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Through responding to armed conflict and deviating from preferred Western foreign policy, BRICS countries – Brazil, Russia, India, China and South Africa – are actively involved in building a multipolar and post-Western world order.
These were the views of University of the Witwatersrand International Relations Professor Malte Brosig, speaking at the launch of his book The role of BRICS in large-scale armed conflicts, in Johannesburg on Tuesday.
Brosig pointed out that since the first formal BRICS summit in 2009, BRICS countries had emerged as pivotal players on the international scene.
“How far multipolarity reaches and what it entails is still up to debate but there are hardly any scholars who doubt that power is increasingly dispersed around various actors in contrast to its concentration in a few hands,” he explained.
Brosig argued that while there was no consensus on how global order changes, there was an implicit consensus that BRICS members, though not exclusively, were key drivers of this change.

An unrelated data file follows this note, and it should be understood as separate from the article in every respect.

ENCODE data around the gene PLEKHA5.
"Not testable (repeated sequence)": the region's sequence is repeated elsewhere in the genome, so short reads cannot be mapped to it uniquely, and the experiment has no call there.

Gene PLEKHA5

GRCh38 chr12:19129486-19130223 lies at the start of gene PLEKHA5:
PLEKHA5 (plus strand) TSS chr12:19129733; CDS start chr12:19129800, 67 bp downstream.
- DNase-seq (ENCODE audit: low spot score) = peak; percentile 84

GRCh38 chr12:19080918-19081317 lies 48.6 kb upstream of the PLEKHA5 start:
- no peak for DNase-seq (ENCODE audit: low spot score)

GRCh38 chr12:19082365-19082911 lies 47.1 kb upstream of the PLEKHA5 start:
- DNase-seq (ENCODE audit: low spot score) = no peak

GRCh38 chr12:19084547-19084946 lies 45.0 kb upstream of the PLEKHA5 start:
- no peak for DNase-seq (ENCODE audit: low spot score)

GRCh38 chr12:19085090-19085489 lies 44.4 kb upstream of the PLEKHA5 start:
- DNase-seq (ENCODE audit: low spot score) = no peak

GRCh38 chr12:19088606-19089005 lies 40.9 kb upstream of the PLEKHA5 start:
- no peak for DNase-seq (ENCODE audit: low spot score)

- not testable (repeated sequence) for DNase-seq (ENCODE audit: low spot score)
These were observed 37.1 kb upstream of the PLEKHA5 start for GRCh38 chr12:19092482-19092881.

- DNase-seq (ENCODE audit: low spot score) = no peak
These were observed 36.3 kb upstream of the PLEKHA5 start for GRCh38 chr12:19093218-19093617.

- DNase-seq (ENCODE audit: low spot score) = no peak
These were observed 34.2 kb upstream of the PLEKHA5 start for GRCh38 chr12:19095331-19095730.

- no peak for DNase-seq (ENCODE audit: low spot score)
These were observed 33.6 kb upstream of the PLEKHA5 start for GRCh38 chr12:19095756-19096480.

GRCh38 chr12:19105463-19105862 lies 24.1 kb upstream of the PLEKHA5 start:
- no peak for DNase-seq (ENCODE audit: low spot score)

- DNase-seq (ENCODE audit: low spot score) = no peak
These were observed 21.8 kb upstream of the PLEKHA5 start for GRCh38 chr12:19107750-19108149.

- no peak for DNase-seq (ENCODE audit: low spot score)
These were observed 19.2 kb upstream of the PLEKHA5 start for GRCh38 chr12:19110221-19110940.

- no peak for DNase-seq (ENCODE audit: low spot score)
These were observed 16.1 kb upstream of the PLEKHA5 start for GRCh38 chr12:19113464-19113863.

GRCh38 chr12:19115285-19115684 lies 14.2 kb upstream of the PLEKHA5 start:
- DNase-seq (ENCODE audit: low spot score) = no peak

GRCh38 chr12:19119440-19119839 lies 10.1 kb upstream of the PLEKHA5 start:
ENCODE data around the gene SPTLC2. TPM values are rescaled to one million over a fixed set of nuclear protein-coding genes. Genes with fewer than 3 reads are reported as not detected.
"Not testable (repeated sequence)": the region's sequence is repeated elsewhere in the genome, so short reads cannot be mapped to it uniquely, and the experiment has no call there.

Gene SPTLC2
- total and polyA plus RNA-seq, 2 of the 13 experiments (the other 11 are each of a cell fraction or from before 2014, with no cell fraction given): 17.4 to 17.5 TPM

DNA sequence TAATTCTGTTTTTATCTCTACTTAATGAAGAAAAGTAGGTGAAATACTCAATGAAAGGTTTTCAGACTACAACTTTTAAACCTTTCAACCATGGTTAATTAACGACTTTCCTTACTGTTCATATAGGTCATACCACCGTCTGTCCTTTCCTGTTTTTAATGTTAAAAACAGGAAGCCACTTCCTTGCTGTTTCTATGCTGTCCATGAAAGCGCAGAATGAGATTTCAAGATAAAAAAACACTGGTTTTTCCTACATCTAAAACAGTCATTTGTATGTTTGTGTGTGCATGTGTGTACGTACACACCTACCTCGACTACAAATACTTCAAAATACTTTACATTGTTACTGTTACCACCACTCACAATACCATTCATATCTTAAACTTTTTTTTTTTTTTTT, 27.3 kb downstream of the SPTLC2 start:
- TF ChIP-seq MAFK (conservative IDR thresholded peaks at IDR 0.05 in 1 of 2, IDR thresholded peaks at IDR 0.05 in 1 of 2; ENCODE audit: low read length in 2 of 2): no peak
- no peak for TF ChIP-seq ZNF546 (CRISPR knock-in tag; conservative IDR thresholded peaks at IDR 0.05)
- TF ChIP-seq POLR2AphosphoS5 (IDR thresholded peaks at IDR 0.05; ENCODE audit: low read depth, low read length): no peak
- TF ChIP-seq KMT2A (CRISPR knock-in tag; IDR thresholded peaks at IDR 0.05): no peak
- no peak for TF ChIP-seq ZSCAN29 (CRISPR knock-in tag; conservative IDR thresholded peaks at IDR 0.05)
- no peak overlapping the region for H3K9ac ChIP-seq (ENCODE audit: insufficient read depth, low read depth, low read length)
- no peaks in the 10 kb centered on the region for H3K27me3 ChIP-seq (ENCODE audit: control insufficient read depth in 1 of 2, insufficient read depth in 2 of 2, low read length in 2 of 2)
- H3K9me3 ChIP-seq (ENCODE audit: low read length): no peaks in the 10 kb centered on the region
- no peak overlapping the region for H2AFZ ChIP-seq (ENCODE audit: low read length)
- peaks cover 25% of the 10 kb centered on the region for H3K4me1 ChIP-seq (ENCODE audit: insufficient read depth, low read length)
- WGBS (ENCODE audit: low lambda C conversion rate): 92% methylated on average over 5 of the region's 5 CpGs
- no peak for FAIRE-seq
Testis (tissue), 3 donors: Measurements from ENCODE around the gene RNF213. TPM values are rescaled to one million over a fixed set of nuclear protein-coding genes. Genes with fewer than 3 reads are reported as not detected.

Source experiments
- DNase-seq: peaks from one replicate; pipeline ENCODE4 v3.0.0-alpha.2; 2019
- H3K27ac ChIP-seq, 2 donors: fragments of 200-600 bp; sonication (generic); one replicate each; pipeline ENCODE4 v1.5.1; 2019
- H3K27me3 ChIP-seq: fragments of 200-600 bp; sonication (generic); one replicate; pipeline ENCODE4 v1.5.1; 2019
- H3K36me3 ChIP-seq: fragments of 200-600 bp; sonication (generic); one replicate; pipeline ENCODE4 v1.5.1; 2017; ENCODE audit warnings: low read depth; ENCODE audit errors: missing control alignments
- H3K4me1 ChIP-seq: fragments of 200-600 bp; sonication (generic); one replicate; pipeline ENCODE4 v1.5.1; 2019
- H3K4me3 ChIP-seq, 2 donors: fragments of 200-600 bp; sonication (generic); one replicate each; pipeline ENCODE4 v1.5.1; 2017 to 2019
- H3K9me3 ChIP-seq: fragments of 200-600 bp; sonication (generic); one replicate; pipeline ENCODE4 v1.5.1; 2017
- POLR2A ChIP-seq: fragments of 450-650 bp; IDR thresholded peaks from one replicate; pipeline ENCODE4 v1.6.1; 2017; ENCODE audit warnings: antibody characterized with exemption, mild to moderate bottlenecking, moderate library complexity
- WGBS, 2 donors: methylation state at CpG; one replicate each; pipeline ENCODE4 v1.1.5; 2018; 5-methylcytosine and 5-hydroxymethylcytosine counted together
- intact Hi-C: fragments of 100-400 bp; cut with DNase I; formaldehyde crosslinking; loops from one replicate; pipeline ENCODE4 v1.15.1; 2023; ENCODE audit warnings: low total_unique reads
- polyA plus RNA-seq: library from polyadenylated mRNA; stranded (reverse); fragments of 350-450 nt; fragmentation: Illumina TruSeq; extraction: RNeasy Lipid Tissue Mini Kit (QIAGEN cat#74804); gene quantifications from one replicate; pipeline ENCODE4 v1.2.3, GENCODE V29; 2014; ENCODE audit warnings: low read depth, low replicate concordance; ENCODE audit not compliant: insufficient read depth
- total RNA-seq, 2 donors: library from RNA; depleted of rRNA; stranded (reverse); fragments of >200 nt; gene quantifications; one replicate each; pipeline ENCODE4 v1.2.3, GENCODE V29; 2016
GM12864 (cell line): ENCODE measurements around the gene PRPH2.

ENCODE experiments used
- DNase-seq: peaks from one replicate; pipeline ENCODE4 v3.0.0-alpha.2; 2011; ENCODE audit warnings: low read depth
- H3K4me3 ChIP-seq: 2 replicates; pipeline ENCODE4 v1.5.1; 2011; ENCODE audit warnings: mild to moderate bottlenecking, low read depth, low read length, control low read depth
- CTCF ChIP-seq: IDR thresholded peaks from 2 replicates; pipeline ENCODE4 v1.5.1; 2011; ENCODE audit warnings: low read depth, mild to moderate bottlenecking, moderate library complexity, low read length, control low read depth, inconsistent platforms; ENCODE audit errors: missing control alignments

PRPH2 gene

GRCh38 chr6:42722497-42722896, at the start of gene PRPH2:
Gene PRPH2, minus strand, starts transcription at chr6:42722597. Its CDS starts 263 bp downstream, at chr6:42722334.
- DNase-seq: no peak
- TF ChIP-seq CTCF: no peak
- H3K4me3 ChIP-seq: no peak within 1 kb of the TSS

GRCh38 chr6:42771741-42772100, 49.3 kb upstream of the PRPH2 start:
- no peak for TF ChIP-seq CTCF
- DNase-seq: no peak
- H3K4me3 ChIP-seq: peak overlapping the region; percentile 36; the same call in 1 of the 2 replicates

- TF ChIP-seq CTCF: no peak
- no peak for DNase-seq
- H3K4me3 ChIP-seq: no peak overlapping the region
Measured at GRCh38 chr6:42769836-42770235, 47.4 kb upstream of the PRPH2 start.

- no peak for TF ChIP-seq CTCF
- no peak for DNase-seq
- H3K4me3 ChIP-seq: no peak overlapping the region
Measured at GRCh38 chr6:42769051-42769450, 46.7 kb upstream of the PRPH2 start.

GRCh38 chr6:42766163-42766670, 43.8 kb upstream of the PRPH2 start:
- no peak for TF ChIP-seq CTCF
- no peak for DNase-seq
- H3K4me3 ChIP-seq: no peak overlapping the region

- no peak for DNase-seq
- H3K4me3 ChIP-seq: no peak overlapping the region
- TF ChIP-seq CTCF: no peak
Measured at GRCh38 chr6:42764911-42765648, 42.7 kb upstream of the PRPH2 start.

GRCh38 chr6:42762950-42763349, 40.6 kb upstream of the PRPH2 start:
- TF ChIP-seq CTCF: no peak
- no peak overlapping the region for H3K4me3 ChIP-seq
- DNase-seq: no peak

Meanwhile, criticism highlights the internal divisions and economic and security competition that exist between members of the group which is practically hampering convergence between these five countries.
This, Brosig said, undercut the influence BRICS had in international affairs, adding that this criticism, while correct in its empirical analysis tended also to fail to recognise the basic value of a foreign policy grouping.
Brosig went on to say that his book uncovered that BRICS were more likely to respond with coercive means if armed conflict was in relative proximity and power capabilities were readily available to be used.
Instead of formulating dyadic analyses about BRICS following a moderate reform or a revisionist trend, he said his book was interested in exploring BRICS’ positioning toward large-scale armed conflict.
He cited that exploring BRICS' response to armed conflict as it affected global order was important.